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Momentum operator identity

  1. Aug 22, 2007 #1

    malawi_glenn

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    1. The problem statement, all variables and given/known data
    I wanna show:

    [tex] \langle x' - \triangle x' \vert \alpha \rangle = \langle x' \vert \alpha \rangle - \triangle x' \dfrac{\partial}{\partial x'}\langle x' \vert \alpha \rangle [/tex]

    2. Relevant equations

    [tex] \vert \alpha \rangle [/tex] is a state.

    3. The attempt at a solution

    i have no clue, can anyone give me a hint? Is the bra being splitted in to two, or what?

    This is a part of eq (1.7.15) in Sakurai mordern quantum mechanics, 2ed.
     
    Last edited: Aug 22, 2007
  2. jcsd
  3. Aug 22, 2007 #2

    Dick

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    It's just the first term in a power series expansion. Like f(x-a)=f(x)-a*df(x)/dx.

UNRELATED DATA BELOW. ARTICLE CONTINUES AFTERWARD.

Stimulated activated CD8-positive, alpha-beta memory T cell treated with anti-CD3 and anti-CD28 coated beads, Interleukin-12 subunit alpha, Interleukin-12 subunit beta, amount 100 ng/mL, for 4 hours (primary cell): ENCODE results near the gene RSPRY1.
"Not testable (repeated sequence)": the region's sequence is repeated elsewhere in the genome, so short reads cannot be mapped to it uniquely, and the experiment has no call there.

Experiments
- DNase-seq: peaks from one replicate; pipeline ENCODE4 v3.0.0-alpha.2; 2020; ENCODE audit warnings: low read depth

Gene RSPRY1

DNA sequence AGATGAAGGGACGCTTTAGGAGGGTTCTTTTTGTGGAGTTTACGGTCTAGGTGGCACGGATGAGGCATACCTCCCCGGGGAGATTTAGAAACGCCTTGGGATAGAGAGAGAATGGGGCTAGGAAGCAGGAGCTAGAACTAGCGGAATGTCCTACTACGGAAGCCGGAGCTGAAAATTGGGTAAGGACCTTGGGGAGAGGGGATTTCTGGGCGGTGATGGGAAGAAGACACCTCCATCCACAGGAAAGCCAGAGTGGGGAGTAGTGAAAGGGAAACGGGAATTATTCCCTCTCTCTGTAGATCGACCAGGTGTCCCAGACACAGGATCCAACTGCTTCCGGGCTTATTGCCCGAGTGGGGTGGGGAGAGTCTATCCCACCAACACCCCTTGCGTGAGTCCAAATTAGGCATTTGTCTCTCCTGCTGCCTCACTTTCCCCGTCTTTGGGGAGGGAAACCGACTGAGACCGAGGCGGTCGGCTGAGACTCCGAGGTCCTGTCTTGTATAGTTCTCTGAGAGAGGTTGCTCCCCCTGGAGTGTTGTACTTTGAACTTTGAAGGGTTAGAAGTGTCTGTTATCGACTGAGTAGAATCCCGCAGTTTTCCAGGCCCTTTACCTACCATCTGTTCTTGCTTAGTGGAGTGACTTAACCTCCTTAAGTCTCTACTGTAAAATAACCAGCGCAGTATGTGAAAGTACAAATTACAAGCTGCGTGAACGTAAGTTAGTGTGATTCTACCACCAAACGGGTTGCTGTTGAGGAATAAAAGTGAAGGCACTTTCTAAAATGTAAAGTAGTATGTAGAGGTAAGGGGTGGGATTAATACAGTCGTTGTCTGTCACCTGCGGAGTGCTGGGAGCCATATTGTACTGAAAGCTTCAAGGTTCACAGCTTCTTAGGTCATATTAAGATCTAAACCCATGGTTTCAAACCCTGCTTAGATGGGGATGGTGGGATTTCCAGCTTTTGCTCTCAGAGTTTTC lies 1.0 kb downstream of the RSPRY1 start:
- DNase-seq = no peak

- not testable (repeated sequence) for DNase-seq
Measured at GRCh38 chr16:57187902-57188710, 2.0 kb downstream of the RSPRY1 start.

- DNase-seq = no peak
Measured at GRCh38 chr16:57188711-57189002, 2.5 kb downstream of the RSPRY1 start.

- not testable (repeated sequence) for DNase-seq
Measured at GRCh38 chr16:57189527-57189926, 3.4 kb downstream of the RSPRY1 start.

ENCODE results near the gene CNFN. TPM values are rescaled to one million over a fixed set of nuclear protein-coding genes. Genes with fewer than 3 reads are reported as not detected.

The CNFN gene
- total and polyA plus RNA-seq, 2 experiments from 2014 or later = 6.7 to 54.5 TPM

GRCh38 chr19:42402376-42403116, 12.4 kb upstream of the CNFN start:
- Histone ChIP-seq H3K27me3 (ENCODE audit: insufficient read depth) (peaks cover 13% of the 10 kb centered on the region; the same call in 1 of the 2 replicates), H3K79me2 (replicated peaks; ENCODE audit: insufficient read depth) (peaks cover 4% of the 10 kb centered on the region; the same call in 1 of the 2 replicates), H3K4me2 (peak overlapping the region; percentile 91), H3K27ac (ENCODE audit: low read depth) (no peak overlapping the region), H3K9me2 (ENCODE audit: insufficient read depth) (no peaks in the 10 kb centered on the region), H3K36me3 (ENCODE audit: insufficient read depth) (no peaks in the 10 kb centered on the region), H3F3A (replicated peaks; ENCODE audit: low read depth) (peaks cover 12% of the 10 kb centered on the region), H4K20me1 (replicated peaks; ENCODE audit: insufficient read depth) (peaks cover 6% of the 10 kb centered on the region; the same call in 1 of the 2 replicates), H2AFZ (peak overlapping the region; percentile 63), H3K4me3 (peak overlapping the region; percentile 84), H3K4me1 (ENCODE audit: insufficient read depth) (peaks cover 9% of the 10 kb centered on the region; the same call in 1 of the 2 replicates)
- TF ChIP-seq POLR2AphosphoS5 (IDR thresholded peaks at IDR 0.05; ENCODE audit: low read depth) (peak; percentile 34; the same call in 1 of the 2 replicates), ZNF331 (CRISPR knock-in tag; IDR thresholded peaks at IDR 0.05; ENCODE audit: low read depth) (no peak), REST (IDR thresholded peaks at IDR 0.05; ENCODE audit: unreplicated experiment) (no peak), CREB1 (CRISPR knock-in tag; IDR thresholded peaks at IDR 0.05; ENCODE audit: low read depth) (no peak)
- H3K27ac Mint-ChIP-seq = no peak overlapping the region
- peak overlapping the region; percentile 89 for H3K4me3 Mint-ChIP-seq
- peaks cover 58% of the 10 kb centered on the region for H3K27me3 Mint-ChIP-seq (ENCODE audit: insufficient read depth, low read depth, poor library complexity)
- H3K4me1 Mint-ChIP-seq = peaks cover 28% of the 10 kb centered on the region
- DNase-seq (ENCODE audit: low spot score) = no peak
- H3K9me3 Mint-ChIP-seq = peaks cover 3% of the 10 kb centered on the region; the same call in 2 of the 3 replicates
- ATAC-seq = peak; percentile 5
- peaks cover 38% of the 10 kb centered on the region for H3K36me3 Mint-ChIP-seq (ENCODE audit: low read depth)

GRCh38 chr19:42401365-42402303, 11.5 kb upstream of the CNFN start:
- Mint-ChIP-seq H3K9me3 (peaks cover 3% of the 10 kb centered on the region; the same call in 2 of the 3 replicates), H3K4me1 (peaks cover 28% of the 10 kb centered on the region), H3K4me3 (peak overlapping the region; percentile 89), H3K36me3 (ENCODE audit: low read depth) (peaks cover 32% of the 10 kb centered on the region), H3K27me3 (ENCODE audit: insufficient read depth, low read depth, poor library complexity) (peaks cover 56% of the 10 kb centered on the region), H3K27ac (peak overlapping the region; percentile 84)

4. Aug 22, 2007 #3

    malawi_glenn

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    aha okay I'll try that one, thanks alot!
     
  5. Jan 4, 2009 #4
    But I think the first term of the series expansion must be a constant but not a function of x.

    So I'm wondering..
     
  6. Jan 4, 2009 #5

    Dick

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    In f(x-a)=f(x)-a*df(x)/dx I'm thinking of 'x' as the constant (point to expand around) and 'a' as the expansion variable.
     
  7. Jan 5, 2009 #6
    But f is differentiated by 'x' in f(x-a)=f(x)-a*df(x)/dx.

    I think if 'a' is the variable the series expansion must be

    [tex]

    f(x-a)=f(x)-a*\frac{df(x-a)}{da} |_{a=0}

    [/tex]

    I'm studying the part of QM and have difficulty in understanding the eq (1.7.15).

    I wanna verify that eq,

    but I think there may be some mistakes in the explanation by series expansion.
     
  8. Jan 5, 2009 #7

    Dick

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    Now that has the wrong sign in the derivative if you are taking it d/da. It will give you -f'(x). If you want to be super precise how about (to first order in a),

    [tex]
    f(x-a)=f(x)-a \frac{df(z)}{dz} |_{z=x}
    [/tex]

    the variable in the differentiation symbol is really just a dummy, not x or a. Or just f(x-a)=f(x)-a*f'(x) is also clear.
     
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